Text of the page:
Brain Chemistry

Serotonin (5-hydroxytryptamine) is an amino acid style neurotransmitter.  Serotonin binds with serotonin receptors. Serotonin binding is linked to mood and sleeping patterns.

 

The overall effect of this mood transmitter is to promote relaxation and sleepiness.

Serotonin is a calmative transmitter that counters the effects of catecholamines and dopamine.

 

Serotonin production is concentrated within the neurons of the Raphe nuclei of the brain. Serotonin produces its effect via  second messenger activity that follows initial binding.

 

Serotonin’s overall effect is inhibition.

 

Serotonin is formed from the precursor amino acid tryptophan. Tryptophan must cross the blood-brain barrier using what is called the large neutral amino acid transporter. This carrier also transports tyrosine where it is used in the synthesis of catecholamines (epinephrine). Use of this carrier after eating is responsible for the sleepiness that follows eating.

 

 

Catecholamines  are also neurotransmitters.  The effect of catecholamines in the brain is stimulatory. Unlike serotonin, catecholamines bind to receptors outside the brain. Here, they are the neurotransmitter of choice for autonomic control.

Inside the brain, catecholamines overall effect is stimulation.

Catecholamines like epinephrine (adrenaline) are synthesized from the amino acid tyrosine while serotonin is derived from the amino acid tryptophan.

Tryptophan and tyrosine both compete for the receptor site on the ‘neutral amino transporter’ to gain entry to the brain. The effect that ultimately develops (relaxation vs activity) is determined by which precursor (tryptophan or tyrosine) has a higher concentration around the carrier’s receptor.

These concentrations are linked to insulin and its ability to remove tryptophan competitors (tyrosine is a competitor) from the blood. Increased tryptophan is the blood, increases the likelihood that the transporter will pair up with tryptophan, leading to higher serotonin levels and the stimulation of serotonin receptors to produce relaxation. That is why certain meals cause sleepiness.

Tryptophan is the most limited amino acid in food. There are  certain foods that contain higher amounts and include dairy and soy products, whole grains and beans as well as meat and fish.

 

Increasing the level of serotonin is one of the two ways that psychopharmacological drugs work. They are known as SSRI (serotonin-specific re-uptake inhibitors), which block the serotonin pump from ending serotonin activity.

Lack of tryptophan stores in the brain may be responsible for the blackouts suffered during alcohol binges.

Tryptophan and supplements to increase GABA concentrations  are innovative ideas to help alcoholics quit drinking.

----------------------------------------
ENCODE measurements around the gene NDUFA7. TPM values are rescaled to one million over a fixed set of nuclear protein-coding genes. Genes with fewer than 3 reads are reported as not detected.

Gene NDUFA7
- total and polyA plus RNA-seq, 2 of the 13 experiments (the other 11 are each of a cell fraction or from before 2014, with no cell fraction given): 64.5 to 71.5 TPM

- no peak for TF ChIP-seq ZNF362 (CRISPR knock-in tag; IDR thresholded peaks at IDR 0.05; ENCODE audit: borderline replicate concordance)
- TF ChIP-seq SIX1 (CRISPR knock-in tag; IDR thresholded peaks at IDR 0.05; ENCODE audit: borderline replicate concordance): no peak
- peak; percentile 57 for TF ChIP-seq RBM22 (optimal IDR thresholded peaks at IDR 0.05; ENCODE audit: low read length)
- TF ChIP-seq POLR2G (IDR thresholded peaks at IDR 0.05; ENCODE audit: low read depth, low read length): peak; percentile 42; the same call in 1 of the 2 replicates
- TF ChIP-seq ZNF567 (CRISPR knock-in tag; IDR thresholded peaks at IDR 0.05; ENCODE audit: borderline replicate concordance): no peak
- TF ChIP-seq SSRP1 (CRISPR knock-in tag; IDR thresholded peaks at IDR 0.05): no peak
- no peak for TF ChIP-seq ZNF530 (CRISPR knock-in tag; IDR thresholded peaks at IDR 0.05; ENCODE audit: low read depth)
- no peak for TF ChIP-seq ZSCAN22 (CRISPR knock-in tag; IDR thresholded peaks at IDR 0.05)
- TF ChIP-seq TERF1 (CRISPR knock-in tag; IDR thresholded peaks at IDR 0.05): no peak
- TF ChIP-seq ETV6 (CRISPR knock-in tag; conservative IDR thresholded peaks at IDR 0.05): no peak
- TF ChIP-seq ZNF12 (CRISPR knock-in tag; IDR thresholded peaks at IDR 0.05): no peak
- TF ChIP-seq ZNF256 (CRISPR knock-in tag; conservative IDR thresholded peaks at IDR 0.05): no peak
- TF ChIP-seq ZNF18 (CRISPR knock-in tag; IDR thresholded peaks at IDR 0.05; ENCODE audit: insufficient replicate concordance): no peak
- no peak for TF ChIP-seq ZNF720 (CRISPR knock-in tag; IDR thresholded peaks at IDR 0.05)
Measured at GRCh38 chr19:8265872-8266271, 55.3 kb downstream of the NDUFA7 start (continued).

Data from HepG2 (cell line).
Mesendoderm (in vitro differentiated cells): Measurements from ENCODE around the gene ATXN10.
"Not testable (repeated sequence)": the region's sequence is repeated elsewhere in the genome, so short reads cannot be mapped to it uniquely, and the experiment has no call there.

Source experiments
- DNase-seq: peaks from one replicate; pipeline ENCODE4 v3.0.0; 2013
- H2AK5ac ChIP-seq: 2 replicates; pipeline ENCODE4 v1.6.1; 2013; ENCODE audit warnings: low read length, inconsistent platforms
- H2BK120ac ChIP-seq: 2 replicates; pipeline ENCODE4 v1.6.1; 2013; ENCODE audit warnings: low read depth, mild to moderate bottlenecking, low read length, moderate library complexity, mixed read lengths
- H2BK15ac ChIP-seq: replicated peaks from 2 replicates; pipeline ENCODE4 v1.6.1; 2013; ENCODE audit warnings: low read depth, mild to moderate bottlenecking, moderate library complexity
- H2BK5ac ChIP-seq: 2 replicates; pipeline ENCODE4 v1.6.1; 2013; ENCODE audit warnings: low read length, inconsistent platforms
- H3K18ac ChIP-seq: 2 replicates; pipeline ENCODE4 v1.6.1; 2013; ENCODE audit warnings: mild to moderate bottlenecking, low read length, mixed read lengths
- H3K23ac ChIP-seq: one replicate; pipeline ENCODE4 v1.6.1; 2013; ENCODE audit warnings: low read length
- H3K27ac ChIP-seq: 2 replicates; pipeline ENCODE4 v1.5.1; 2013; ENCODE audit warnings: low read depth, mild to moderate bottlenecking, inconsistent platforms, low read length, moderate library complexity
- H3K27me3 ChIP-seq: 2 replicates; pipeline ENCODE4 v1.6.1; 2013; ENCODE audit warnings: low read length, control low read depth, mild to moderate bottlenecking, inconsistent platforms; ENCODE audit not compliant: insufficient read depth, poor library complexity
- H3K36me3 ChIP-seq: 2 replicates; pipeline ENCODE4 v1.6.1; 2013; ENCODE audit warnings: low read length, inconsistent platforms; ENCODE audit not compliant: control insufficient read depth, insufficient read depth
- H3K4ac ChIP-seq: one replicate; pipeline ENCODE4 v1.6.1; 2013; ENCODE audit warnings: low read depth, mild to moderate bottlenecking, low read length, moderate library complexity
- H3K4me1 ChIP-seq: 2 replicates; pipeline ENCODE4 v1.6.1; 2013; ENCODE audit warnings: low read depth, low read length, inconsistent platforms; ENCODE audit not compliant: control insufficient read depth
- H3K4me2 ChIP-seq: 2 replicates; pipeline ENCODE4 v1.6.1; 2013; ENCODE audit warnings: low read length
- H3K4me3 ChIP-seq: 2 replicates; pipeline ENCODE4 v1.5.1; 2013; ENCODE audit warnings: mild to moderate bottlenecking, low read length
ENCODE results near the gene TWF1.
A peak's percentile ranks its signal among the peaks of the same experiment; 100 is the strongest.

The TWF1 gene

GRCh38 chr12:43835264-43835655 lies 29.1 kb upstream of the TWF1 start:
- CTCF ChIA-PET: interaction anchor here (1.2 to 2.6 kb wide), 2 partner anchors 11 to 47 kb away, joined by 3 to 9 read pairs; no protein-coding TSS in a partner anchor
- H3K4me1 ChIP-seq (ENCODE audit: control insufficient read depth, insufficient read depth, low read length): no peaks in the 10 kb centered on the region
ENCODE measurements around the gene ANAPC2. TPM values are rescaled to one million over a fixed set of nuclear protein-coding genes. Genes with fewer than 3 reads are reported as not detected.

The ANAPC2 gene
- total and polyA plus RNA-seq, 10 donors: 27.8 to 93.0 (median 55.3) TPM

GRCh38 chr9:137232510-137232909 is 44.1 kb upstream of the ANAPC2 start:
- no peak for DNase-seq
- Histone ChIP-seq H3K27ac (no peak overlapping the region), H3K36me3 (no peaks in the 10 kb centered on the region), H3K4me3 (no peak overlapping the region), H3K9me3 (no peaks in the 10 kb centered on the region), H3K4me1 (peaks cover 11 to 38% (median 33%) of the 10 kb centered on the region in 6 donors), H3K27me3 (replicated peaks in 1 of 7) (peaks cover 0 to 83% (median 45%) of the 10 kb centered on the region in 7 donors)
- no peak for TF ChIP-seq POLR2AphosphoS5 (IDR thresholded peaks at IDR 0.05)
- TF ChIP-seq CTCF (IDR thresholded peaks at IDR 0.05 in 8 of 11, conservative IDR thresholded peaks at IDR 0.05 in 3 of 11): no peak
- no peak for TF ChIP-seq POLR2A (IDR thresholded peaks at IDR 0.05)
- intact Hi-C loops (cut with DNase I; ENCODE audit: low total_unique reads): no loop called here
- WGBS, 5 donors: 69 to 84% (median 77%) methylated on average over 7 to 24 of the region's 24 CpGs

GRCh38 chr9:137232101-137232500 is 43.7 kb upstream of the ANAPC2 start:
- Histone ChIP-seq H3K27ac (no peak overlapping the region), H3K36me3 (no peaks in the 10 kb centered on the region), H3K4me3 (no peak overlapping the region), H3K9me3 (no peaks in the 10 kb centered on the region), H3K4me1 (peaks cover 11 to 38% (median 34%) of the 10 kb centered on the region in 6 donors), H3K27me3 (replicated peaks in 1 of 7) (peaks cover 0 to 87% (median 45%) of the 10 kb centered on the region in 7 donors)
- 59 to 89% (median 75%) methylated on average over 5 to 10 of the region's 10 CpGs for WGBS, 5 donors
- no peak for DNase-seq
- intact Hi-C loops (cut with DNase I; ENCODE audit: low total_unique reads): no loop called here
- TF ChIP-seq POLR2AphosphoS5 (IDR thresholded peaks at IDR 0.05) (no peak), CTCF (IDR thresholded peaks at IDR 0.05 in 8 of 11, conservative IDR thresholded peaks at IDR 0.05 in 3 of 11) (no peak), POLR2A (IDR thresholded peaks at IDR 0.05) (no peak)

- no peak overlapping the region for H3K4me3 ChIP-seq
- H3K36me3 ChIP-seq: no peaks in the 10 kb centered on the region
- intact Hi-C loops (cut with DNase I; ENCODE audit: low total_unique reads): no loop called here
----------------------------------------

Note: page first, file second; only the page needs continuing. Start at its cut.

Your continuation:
Lysergic acid diethylamide (LSD)

Alkaloid compounds can affect the activity of serotonin due to their structural similarity and binding with serotonin receptors.  Lysergic acid diethylamide (LSD), a derivative of morning glory seeds, has been used for centuries in carrying out sacred rituals or casting out evil demons. The mechanism of morning glory seeds and LSD’s hallucinatory action is thought to be the result of an interaction between serotonin receptors and the synapses involved in the visual cortex. The visual perceptions not received through the eyes, such as those experienced while dreaming, appear to originate by serotonin stimulation. LSD binding with serotonin receptors accounts for the hallucinatory state that occurs with LSD

 

Drugs also operate by binding or interfering with membrane bound receptors. Botanical compounds bind with these receptors to produce their effects.

Most plants contain a library of these compounds, each one capable of binding with a different receptor. The  effect of these bindings is the result of this combination and not solely the result of the predominate compound.

Natural medicine is based on plants.  Whole plants produce conflicting and opposing effects.  This phenomena is best  described as adaptogenic.  These plant compounds are a group of medically effective substances that heightened one’s resistance to stress.

Adaptogenic substances produced different effects depending upon the person it was administered to.

Adaptogens are substances that promote a non-specific increase in resistance against a variety of stressful conditions.

GABA

Gamma amino butyric acid (GABA) is the major inhibitory neurotransmitter in the brain. GABA is synthesized in the brain from the amino acid glutamate.  GABA prevents overactivity. Lack of GABA results in anxiety and overactivity.

The GABA receptor is composed of five different subunits of proteins (alpha, beta, gamma, delta, epsilon and pi). The substructure of these subunits determines the sensitivity to various addictive compounds. Each subunit has its own receptor site and is specific for the ligans it accepts

The subunits are assembled to form a membrane pore through which chloride ions flow when the receptor is bound.

GABA receptors bind to drugs like alcohol, benzodiazepines (valium) and barbiturates as well as steroids.

GABA receptor stimulation causes relaxation.  Activities such as movement, memory, reasoning, and respiration are controlled in areas, high in GABA receptors.

More in this category: « Molecular Addiction